My job: dealing with crisis

Wellington Rape Crisis recently celebrated its 35th birthday. We spoke to manager and PSA member Natalie Gousmett about the highs and lows of her job.

Natalie Gousmett“It’s a big job but what I love about it is the variety – looking after the finances, staff supervision and support, strategic planning, collaborating with other agencies and from managing the property to changing the light bulbs,” says Natalie.

With degrees in both psychology and management – and she’s now studying part-time for a graduate diploma in not-for-profit management – as well as lots of experience in women’s voluntary organisations, Natalie seems a perfect fit for running the centre. 

“It was my ideal job. I was stoked when I got it,” she says, adding that being part of a passionate and compassionate team is the best part of the job.

“The women I work with are all highly professional and good at their jobs. They really care about what they do. We’re lucky to be able to do something where we see real change. It’s an inspiration to see the strength of clients who have had horrific things happen to them.”

Wellington Rape Crisis provides free counselling and support for survivors of rape or sexual abuse and their families. Demands for their services continue to rise. Last year, the number of clients almost doubled.

But while demand and costs have risen, the funding hasn’t. The only guaranteed funding they get is $77,000 from the government; the least they can get by on is $130,000. So fundraising is another big part of Natalie’s job – organising events and street appeals, seeking corporate donations and applying for contestable funds.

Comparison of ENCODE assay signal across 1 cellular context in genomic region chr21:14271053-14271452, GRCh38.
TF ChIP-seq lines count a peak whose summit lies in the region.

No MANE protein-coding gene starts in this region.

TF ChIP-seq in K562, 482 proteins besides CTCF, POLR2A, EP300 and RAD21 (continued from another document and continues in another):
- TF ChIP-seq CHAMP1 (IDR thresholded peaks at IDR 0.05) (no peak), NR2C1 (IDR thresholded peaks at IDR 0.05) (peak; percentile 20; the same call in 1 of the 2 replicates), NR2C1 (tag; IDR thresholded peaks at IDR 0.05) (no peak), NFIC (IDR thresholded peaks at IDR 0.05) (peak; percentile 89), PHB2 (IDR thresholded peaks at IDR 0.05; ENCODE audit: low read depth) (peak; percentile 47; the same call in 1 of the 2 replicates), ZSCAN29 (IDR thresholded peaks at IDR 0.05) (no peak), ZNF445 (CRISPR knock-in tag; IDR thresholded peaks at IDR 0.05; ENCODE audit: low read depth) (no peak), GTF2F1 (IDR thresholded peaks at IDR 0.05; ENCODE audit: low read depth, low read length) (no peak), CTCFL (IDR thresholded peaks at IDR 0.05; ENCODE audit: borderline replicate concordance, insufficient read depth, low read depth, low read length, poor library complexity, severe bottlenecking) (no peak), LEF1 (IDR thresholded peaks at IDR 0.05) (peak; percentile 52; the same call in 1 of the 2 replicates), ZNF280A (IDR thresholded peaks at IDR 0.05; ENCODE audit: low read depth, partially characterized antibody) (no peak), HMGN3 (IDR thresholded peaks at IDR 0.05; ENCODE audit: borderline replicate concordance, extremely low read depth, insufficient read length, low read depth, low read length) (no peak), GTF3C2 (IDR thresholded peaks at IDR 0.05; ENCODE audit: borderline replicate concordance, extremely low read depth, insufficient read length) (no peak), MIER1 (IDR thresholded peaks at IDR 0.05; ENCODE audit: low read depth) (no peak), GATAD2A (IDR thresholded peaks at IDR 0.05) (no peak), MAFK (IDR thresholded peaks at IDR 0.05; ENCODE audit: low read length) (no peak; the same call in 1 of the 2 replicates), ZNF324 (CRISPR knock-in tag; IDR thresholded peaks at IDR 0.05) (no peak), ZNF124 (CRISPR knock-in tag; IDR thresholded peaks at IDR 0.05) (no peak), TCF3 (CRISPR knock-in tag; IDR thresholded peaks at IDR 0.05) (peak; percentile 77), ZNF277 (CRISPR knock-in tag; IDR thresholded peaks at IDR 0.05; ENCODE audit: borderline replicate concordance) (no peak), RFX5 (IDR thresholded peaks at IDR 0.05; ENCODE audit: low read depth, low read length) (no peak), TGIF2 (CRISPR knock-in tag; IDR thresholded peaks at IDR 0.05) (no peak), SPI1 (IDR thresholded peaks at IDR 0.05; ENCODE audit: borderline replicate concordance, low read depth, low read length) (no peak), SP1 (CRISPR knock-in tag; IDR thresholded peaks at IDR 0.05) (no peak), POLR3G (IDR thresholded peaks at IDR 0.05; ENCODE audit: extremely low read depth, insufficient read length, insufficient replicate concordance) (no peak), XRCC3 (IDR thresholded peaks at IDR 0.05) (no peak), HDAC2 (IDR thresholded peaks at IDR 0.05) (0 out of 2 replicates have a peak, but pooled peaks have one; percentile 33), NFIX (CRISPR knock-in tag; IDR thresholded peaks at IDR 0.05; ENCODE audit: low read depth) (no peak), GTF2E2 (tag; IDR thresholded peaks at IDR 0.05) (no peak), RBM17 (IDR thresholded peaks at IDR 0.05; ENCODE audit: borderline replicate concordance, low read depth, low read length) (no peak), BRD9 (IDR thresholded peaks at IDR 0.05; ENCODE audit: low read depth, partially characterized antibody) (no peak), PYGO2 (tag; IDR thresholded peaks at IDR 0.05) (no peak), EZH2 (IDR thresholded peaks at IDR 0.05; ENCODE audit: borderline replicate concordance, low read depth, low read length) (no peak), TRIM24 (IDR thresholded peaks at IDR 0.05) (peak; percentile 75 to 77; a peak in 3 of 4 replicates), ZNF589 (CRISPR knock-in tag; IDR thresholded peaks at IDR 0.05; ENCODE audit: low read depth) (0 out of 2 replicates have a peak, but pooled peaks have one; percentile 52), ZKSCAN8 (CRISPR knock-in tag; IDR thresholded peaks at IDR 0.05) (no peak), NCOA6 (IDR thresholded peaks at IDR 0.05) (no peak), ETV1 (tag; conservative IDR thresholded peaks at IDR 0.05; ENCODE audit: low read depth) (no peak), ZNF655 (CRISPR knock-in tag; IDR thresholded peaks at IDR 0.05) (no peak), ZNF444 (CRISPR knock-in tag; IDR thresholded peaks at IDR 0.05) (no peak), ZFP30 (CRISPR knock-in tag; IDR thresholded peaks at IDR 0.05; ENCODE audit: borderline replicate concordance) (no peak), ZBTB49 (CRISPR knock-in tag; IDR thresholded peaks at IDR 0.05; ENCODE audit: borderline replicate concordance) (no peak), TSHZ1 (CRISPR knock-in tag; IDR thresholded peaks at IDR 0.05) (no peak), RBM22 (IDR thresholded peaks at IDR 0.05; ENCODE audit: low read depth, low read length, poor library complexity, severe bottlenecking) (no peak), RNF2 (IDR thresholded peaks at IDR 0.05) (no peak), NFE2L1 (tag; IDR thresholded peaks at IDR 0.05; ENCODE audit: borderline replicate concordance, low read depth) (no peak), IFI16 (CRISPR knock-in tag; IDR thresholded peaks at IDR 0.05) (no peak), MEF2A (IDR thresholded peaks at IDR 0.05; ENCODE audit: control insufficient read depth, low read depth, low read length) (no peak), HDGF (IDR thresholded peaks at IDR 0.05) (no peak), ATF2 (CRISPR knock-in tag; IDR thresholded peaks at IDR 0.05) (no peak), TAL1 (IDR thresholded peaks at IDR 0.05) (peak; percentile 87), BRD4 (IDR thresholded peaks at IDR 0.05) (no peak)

But it’s getting more difficult. There’s less money around and lots of other demands on social service funding. “We fight so hard to have enough money to do the work and pay salaries. So much energy goes into it and there’s so much uncertainty,” she says.

There were fears the centre would have to reduce its services and close its doors for one day a week but the publicity helped to raise funds and avert the threat, at least for a while.

Yet an even harder thing to deal with is the fact of being around rape and sexual abuse every working day.  And she gets angry that women who have been raped can be made to feel it’s their fault because of where they were or how they were dressed. “Blaming the victim is saying to the perpetrator: it’s not your fault. That’s sanctioning rape.”

Given such a challenging work environment, Natalie says she wanted to be sure the board and she, as manager, were being good and supportive employers.

“So I asked the staff about joining a union and they were keen. We chose the PSA because it has a special sector for community organisations.”

They worked with organiser Melissa Woolley to settle their first collective agreement. “It’s been really positive and helpful to have advice and we’ve made some real improvements around redundancy and parental leave."

They also agreed on a provision for special leave for staff facing violence at home so they can attend legal or medical appointments. Such provisions are not unusual in Australia but this was a first for New Zealand.

When she’s not at work, Natalie clears her head by getting outdoors whether it’s gardening – she and her partner have a large garden and grow vegetables – mountain biking or taking their dog for a walk.

“And I’m learning te reo. Sometimes it’s a hobby, sometimes it’s a chore but I love it.”


This article is from the December 2012 issue of the PSA Journal. You can read back issues of the Journal by clicking here.